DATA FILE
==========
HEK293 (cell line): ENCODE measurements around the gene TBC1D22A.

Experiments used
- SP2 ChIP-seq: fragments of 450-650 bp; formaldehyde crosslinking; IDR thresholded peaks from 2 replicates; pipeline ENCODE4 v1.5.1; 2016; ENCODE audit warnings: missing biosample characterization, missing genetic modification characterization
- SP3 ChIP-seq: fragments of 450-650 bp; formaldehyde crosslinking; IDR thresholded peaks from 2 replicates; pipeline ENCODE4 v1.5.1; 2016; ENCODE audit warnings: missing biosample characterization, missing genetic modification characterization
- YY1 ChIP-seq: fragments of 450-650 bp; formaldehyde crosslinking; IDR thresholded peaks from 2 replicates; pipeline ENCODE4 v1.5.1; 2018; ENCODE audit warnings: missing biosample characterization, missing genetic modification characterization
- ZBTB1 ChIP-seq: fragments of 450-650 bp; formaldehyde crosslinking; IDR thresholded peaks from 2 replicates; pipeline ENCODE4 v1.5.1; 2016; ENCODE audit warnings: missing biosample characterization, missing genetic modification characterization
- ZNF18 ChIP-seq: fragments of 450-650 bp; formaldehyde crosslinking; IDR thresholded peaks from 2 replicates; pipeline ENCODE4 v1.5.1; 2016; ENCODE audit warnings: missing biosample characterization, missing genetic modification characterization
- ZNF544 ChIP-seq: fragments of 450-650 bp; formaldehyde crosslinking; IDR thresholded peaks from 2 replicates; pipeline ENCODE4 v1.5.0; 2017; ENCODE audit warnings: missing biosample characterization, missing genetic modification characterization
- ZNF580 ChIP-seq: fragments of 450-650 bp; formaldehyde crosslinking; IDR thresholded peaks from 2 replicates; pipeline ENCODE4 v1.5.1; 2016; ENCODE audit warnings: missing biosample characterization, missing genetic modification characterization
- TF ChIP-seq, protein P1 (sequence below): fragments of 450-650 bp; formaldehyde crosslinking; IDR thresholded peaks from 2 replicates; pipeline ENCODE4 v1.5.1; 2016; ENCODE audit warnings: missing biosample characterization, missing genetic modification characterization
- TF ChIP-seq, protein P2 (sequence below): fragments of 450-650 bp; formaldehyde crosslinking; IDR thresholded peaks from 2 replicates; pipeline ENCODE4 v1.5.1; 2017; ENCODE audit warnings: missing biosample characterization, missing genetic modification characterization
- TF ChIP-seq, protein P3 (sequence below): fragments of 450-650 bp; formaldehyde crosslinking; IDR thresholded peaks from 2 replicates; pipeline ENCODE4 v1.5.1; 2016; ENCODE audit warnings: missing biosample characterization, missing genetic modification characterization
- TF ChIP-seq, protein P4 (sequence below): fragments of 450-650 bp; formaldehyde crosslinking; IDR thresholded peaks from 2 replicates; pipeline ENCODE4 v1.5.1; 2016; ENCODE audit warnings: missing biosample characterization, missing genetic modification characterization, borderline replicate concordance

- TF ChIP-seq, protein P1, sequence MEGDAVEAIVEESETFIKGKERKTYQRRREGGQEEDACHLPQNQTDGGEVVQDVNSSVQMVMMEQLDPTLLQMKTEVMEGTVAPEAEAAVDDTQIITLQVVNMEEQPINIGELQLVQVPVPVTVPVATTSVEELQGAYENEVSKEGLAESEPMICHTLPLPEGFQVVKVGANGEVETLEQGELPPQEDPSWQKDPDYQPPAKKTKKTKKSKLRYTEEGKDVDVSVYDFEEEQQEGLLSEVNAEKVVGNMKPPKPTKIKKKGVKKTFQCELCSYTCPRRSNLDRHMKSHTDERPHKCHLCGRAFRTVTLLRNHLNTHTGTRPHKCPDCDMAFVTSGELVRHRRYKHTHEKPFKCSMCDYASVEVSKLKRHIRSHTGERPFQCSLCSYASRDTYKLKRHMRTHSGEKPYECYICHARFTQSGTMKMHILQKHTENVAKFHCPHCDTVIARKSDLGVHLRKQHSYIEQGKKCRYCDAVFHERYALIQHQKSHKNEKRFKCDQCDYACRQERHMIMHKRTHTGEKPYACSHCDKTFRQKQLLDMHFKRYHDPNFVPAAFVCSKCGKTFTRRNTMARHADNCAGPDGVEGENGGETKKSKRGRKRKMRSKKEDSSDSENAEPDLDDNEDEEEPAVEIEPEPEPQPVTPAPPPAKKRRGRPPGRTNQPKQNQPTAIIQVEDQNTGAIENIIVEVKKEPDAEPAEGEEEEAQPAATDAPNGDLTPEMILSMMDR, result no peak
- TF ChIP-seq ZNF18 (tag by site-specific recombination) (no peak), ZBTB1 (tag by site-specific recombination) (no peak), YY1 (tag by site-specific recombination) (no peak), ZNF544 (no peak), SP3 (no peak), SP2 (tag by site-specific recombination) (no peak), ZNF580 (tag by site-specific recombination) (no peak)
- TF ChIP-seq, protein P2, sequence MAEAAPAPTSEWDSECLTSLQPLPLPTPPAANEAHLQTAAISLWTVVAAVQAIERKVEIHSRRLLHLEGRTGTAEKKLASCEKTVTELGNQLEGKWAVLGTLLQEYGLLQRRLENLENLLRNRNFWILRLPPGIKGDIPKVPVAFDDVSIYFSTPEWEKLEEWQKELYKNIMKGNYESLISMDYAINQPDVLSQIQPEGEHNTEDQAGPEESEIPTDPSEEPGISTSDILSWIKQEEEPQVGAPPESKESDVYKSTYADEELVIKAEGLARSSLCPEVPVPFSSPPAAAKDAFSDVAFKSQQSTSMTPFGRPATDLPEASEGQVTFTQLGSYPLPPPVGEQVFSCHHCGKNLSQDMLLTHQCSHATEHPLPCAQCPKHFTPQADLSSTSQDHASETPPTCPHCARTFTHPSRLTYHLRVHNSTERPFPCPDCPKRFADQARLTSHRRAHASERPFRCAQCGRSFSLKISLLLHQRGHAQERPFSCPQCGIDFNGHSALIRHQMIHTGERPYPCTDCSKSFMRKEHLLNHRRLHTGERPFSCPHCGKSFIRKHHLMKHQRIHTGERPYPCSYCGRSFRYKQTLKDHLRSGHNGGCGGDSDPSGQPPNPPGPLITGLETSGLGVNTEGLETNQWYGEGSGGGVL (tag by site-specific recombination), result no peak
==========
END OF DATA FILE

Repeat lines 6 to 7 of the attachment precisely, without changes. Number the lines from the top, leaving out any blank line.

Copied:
- ZBTB1 ChIP-seq: fragments of 450-650 bp; formaldehyde crosslinking; IDR thresholded peaks from 2 replicates; pipeline ENCODE4 v1.5.1; 2016; ENCODE audit warnings: missing biosample characterization, missing genetic modification characterization
- ZNF18 ChIP-seq: fragments of 450-650 bp; formaldehyde crosslinking; IDR thresholded peaks from 2 replicates; pipeline ENCODE4 v1.5.1; 2016; ENCODE audit warnings: missing biosample characterization, missing genetic modification characterization